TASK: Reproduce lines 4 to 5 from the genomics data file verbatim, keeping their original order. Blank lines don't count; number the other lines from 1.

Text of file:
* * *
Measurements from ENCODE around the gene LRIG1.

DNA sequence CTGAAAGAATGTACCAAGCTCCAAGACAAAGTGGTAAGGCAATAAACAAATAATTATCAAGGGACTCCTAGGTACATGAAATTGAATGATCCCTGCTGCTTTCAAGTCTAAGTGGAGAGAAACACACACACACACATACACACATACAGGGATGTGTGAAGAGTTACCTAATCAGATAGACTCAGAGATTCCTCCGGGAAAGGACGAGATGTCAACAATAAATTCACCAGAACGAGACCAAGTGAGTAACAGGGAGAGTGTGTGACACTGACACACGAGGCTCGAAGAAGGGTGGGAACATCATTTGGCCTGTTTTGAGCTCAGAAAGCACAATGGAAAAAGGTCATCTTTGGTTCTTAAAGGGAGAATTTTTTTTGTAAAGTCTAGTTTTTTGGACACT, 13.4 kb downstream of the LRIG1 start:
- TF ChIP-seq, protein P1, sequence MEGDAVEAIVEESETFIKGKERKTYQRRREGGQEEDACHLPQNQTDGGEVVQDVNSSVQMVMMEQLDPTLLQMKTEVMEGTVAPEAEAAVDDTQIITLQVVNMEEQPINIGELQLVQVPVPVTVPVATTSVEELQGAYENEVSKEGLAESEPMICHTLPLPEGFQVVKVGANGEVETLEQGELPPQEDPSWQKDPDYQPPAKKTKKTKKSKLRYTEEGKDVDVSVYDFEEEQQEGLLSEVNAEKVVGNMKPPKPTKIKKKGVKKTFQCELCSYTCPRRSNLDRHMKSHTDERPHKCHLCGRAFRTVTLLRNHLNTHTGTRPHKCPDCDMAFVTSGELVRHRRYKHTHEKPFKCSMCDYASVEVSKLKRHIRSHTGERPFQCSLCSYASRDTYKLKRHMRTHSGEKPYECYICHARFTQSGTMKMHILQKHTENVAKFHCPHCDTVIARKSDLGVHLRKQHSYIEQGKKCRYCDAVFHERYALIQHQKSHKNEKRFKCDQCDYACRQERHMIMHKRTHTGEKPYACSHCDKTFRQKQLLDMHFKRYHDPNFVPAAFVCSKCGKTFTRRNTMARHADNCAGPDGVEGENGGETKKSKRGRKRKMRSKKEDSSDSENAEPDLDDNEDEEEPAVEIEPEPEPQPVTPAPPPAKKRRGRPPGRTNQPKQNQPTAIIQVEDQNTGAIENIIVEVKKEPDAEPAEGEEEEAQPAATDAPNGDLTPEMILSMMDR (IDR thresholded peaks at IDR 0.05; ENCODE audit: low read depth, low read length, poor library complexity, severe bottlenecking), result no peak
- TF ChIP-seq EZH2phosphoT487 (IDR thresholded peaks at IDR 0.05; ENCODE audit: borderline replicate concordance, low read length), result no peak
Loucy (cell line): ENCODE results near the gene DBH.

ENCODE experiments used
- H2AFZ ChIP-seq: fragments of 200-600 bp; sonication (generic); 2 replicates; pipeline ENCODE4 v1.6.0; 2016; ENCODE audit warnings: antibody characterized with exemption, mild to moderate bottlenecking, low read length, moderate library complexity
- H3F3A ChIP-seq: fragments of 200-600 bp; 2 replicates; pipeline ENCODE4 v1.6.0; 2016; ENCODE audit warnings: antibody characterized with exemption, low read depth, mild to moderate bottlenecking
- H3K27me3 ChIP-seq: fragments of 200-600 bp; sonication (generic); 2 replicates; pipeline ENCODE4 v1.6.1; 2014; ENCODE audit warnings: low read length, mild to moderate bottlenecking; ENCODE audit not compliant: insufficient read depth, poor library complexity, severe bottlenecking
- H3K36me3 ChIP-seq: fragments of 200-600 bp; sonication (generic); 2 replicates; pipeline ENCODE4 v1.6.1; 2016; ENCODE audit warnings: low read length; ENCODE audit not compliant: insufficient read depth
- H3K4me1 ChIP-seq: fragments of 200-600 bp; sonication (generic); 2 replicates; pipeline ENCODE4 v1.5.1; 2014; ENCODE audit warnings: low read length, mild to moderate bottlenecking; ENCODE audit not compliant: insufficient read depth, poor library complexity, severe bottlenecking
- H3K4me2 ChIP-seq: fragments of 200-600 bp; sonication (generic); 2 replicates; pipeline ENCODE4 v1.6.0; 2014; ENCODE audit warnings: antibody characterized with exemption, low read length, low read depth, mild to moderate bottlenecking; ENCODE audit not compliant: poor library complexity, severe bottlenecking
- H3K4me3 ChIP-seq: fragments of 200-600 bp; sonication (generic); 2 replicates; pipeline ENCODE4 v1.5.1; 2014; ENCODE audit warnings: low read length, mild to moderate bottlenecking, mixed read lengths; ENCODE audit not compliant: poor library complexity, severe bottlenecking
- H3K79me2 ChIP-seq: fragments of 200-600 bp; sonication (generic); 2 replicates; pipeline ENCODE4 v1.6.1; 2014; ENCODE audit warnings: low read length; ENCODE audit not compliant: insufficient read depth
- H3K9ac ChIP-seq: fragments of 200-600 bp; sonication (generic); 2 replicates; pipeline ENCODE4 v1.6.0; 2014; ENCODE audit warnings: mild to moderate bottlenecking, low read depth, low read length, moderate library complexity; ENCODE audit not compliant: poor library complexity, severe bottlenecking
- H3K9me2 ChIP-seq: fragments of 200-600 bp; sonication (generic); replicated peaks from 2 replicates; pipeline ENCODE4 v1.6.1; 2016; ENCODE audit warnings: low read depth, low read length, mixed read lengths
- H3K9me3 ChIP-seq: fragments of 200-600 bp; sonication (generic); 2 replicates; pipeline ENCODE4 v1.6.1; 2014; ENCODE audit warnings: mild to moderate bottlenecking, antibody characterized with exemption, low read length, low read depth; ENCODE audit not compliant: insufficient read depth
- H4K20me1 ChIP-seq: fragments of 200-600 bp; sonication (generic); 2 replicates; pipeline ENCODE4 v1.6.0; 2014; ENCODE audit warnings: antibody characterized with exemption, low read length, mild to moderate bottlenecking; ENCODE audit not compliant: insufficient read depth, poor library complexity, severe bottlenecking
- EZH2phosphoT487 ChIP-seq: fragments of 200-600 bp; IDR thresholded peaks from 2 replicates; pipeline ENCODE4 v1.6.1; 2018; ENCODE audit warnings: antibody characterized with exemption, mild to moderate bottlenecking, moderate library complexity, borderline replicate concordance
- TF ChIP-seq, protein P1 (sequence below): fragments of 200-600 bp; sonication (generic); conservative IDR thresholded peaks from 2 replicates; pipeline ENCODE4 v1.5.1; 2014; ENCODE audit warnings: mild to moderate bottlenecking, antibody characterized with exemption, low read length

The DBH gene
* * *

- TF ChIP-seq EZH2phosphoT487 (IDR thresholded peaks at IDR 0.05; ENCODE audit: borderline replicate concordance, low read length), result no peak
Loucy (cell line): ENCODE results near the gene DBH.